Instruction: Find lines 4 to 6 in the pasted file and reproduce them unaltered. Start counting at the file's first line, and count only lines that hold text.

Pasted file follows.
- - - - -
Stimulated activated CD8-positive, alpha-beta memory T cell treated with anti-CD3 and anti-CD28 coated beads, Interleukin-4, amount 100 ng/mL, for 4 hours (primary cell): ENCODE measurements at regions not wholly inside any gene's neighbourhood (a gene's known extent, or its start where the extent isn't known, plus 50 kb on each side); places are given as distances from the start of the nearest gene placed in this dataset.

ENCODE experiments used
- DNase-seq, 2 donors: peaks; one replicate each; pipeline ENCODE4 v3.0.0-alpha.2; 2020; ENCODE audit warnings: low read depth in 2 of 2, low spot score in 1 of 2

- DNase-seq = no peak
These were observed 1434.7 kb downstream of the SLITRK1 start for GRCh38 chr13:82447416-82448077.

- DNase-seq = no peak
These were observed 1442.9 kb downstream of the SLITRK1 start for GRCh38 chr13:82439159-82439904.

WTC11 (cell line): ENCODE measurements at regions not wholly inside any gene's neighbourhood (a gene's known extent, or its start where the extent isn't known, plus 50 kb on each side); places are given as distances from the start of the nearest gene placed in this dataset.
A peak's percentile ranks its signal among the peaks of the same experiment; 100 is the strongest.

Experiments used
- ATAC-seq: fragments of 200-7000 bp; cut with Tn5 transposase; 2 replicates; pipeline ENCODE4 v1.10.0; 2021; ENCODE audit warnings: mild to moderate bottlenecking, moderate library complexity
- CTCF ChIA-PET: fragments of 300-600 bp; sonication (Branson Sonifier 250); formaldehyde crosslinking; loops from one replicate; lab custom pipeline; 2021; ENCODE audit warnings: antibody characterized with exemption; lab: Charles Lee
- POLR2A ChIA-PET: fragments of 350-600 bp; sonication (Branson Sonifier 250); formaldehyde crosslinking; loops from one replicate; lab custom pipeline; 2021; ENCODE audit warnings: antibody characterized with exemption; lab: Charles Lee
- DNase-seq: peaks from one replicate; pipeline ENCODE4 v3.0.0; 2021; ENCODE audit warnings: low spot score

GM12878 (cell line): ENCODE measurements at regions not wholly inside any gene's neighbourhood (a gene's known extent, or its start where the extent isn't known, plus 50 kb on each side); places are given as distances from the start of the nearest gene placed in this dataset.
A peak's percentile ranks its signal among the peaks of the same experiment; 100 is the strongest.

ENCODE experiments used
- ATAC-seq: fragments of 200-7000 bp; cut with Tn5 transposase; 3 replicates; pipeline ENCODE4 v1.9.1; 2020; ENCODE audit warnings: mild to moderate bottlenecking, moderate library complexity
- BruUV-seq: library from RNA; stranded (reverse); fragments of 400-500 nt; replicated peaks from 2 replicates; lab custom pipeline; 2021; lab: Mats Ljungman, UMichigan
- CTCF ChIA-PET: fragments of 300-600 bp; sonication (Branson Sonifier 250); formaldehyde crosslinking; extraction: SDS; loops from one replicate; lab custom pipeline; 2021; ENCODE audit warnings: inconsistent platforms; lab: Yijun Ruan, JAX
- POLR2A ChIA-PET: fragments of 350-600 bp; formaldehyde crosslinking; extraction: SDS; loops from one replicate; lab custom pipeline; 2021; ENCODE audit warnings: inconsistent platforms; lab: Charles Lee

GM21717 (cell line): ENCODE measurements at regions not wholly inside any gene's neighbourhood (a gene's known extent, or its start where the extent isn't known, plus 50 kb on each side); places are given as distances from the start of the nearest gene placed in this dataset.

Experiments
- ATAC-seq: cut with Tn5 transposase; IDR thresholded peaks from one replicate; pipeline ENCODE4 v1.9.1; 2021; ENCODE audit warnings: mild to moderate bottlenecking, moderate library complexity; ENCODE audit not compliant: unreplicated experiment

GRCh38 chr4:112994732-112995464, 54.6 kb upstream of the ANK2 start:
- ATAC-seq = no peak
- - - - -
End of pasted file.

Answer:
- DNase-seq = no peak
These were observed 1434.7 kb downstream of the SLITRK1 start for GRCh38 chr13:82447416-82448077.

- DNase-seq = no peak